So, in a nutshell: don’t watch this film and read the Rape of Nanking instead.
Memories of Murder is a great film based on true events that took place in the late 1980′s in the Corean countryside. During that time, several women were brutally raped and murdered and to this day, the killer is still at large. While most murder mysteries are enshrouded in a fast paced hunt, Memories of Murder goes at a much different tune. Instead, the film focuses on the development of the characters. Song Kang Ho does a great job at portraying a crass countrybumpkin cop who eventually matures as the crimes worsen.
Aside from the characters, the cinematography is quite impressive. You can tell the director worked hard at recreating the “shigol” (aka countryside in Corean) feel in addition to placing it in context to the atmosphere of military dictatorship. If anything, the constant images of fields evokes the subtle idea of attempting to find the proverbial needle in a haystack.
However (at the cost of giving away some of the ending), the last shot of Song’s character where he looks straight into the camera leaves you with the impression that he just might be looking back at the killer, perhaps in a theatre somewhere watching the film.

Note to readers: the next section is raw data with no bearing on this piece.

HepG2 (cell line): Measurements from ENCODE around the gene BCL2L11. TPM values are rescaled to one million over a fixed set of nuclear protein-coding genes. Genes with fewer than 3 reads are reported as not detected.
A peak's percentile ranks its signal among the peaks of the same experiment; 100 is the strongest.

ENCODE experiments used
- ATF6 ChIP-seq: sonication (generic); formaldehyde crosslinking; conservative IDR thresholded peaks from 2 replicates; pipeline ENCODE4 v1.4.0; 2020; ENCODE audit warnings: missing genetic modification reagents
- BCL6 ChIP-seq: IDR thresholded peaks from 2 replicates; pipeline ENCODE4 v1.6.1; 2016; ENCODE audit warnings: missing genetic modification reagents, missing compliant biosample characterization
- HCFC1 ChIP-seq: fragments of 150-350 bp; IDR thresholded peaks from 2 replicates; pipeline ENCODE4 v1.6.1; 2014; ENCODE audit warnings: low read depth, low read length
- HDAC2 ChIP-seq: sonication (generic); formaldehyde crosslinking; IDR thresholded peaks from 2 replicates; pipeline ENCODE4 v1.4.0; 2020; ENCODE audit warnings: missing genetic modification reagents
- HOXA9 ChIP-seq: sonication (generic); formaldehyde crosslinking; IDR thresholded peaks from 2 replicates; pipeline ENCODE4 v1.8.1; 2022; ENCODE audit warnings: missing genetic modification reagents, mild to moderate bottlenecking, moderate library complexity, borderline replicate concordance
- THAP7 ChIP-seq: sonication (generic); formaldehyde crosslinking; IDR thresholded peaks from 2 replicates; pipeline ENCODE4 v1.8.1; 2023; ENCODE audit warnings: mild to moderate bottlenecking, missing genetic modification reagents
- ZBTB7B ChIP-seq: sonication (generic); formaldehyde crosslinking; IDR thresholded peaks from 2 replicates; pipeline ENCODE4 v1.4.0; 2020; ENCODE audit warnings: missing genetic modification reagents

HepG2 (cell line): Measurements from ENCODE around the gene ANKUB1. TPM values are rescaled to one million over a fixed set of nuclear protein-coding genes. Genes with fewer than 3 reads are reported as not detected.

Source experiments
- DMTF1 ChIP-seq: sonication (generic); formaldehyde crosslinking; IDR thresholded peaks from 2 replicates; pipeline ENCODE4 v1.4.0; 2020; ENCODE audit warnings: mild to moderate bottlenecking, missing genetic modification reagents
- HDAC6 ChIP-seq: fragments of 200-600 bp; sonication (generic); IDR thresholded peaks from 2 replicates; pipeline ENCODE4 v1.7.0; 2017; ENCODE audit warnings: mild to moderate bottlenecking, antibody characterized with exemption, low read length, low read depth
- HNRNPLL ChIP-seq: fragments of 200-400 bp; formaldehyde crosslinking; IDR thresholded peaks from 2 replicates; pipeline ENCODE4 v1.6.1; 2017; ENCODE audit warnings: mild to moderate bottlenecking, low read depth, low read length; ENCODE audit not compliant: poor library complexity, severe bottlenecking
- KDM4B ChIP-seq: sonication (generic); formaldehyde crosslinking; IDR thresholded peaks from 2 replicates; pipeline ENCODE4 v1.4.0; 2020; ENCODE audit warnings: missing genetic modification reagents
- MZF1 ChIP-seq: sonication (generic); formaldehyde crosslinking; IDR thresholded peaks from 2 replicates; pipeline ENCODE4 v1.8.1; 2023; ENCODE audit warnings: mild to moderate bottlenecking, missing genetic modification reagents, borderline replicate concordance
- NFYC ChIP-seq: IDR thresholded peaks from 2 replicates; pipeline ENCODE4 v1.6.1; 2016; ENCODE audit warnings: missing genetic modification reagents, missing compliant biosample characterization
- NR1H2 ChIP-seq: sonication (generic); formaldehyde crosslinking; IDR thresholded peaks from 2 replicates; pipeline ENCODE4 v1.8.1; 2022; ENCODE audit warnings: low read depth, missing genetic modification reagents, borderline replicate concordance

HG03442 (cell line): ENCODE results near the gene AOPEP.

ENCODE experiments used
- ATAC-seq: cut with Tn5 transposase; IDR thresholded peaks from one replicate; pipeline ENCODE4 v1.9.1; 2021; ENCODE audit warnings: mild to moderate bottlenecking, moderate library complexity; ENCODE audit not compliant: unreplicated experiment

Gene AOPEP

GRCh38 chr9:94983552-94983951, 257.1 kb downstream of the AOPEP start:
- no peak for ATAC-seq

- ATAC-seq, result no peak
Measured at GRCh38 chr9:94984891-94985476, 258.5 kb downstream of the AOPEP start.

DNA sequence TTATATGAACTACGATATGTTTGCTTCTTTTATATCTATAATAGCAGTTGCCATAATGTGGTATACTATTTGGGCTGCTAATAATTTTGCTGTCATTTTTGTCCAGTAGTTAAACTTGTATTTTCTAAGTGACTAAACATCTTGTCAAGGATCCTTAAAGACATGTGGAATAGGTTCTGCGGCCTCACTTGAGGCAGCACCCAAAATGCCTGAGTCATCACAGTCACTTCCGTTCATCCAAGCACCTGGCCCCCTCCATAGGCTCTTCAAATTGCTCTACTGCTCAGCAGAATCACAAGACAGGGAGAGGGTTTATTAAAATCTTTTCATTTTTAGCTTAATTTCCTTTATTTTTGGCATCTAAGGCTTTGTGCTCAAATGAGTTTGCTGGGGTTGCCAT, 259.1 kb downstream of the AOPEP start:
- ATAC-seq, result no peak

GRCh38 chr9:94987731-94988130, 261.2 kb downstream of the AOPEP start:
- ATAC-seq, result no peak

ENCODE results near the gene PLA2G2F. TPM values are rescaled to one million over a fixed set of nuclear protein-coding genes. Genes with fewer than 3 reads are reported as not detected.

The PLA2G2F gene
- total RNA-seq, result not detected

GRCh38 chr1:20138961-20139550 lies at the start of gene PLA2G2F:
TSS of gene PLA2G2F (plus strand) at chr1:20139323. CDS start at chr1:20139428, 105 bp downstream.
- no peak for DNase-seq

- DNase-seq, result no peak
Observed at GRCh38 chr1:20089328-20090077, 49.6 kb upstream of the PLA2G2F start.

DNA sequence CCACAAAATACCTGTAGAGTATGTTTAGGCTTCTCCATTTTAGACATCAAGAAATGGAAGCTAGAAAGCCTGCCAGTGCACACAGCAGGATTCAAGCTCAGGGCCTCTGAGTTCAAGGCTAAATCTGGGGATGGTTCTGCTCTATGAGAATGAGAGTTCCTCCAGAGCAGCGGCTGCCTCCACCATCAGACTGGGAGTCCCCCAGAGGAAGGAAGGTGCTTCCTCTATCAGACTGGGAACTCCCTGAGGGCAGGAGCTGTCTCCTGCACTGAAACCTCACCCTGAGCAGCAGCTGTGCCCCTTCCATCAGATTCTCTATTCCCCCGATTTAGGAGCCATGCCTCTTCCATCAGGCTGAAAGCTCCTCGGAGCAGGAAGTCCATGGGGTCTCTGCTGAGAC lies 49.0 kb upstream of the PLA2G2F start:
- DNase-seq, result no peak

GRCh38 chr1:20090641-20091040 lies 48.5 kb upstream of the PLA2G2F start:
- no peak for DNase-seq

Overall: great film and a good intro to Corean cinema if you haven’t been following it.
This film characterizes the kind of “little train that could” idea and the universality of sports. The basic premise of the story is about the first baseball team that forms in Corea under the period of Japanese colonization. Song Kang Ho (from such films as Shiri, The Foul King, Memories of Murder, JSA, etc etc) stars in this film bringing levity and his true comedic talent to the screen.
The story starts out with Ho Chang (Song Kang Ho) discovering baseball from some American missionaries and a well-educated Jung Rim (played by Kim Hye Soo). Ho Chang, along with a slew of other oddball characters that represent the stratum of Corean society, all come together in the spirit of sports to eventually square off with the Japanese (again, think David vs Goliath).
It’s an interesting story of the whole “east meets west” idea where we see how the director envisioned baseball being introduced and adopted to a somewhat cautious yet curious crowd. While the coverage of this adaptation of baseball to Corean culture is short in the film, it’s funny to watch the characters come up with makeshift gloves with straws and reeds, bats, and masks.